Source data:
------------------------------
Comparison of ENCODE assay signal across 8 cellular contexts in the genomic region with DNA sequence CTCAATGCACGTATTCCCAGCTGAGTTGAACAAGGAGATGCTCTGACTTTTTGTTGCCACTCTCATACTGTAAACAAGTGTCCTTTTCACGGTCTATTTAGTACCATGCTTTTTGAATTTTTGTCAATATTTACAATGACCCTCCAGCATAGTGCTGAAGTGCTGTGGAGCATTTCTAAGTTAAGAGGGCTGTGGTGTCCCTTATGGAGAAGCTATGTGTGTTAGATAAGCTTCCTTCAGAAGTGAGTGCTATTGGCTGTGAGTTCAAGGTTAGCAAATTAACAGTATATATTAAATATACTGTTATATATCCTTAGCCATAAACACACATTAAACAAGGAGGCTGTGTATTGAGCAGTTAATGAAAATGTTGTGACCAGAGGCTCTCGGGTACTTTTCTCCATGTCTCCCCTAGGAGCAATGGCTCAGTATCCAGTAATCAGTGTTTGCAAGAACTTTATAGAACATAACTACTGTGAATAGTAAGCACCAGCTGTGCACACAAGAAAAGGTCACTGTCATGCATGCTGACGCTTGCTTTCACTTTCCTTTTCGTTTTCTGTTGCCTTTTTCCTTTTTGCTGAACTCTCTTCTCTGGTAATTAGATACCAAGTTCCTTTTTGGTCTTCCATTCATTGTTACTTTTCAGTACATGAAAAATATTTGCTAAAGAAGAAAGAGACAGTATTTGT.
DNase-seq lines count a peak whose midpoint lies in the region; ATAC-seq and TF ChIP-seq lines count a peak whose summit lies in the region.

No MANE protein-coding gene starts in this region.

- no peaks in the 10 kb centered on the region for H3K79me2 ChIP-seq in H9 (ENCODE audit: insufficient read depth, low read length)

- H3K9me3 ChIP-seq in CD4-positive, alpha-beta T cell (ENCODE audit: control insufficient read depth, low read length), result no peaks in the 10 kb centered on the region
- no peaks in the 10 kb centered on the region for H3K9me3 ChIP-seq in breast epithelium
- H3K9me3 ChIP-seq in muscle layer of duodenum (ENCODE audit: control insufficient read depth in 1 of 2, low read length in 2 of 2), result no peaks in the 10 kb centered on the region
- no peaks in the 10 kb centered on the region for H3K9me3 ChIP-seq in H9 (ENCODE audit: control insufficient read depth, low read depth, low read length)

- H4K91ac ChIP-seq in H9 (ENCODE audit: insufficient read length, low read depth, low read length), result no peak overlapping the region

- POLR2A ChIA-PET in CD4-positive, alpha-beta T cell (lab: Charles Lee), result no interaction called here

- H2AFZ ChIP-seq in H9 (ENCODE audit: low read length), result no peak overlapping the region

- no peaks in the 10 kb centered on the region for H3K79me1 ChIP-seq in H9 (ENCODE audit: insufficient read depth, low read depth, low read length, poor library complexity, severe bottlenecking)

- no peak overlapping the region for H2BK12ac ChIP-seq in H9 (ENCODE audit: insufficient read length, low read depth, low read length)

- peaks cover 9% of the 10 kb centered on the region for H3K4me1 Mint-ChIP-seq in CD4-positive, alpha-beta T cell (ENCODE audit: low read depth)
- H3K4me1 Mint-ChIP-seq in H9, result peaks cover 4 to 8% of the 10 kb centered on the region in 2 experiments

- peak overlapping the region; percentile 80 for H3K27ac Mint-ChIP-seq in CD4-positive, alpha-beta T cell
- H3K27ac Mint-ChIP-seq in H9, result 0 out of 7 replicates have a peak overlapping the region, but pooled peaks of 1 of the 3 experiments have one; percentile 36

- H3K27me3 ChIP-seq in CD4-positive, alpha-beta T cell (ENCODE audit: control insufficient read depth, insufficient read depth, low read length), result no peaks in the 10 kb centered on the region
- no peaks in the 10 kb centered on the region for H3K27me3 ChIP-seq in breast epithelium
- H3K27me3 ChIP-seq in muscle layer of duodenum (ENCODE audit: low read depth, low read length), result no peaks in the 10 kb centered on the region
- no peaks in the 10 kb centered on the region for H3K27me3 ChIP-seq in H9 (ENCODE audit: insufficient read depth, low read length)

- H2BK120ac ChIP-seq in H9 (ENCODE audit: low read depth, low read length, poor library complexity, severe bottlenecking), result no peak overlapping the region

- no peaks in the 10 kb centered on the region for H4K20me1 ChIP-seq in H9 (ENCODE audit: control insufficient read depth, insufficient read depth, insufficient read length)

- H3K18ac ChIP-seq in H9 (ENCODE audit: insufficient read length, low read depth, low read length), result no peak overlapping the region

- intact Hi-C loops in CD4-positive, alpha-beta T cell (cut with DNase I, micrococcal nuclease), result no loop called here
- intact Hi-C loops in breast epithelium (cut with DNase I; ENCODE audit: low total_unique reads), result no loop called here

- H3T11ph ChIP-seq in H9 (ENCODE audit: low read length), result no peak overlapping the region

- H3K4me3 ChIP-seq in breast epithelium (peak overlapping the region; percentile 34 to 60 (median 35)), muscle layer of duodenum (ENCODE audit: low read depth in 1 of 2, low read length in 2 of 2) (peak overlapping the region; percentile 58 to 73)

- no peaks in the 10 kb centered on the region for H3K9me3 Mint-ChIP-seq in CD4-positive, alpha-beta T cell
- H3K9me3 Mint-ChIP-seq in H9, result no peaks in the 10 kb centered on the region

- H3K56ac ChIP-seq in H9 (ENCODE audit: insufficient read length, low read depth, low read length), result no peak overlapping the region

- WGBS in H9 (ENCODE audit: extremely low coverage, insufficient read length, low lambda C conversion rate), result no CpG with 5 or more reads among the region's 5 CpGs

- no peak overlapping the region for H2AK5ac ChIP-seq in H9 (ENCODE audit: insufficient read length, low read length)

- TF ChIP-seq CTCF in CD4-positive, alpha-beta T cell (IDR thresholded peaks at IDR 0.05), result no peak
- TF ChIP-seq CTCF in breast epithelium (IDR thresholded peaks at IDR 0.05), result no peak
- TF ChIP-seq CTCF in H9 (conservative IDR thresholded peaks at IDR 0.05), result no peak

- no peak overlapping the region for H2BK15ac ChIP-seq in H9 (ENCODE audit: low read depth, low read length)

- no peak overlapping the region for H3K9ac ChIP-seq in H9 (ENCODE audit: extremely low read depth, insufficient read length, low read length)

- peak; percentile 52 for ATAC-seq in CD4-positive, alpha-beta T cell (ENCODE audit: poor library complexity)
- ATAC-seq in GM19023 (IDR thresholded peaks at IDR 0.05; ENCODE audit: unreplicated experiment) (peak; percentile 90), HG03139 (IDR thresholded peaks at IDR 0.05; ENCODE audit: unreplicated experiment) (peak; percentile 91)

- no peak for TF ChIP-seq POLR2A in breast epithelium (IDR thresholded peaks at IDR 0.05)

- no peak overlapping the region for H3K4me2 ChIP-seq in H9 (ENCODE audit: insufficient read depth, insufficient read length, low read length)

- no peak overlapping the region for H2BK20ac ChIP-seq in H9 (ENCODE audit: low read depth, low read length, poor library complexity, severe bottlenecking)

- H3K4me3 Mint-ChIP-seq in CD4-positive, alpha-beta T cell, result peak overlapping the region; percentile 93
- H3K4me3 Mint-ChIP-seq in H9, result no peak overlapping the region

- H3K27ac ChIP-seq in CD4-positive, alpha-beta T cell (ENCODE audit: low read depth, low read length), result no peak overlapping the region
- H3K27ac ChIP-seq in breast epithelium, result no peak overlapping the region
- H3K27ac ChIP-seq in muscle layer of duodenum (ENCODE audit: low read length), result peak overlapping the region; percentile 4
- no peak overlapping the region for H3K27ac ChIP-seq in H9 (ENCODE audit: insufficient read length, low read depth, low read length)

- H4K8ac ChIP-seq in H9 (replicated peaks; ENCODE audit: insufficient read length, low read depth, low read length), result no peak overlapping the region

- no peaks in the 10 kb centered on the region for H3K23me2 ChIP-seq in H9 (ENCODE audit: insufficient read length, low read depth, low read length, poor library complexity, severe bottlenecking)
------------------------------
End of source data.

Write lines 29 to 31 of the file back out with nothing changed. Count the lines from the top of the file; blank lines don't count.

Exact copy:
- no peaks in the 10 kb centered on the region for H3K9me3 Mint-ChIP-seq in CD4-positive, alpha-beta T cell
- H3K9me3 Mint-ChIP-seq in H9, result no peaks in the 10 kb centered on the region

- H3K56ac ChIP-seq in H9 (ENCODE audit: insufficient read length, low read depth, low read length), result no peak overlapping the region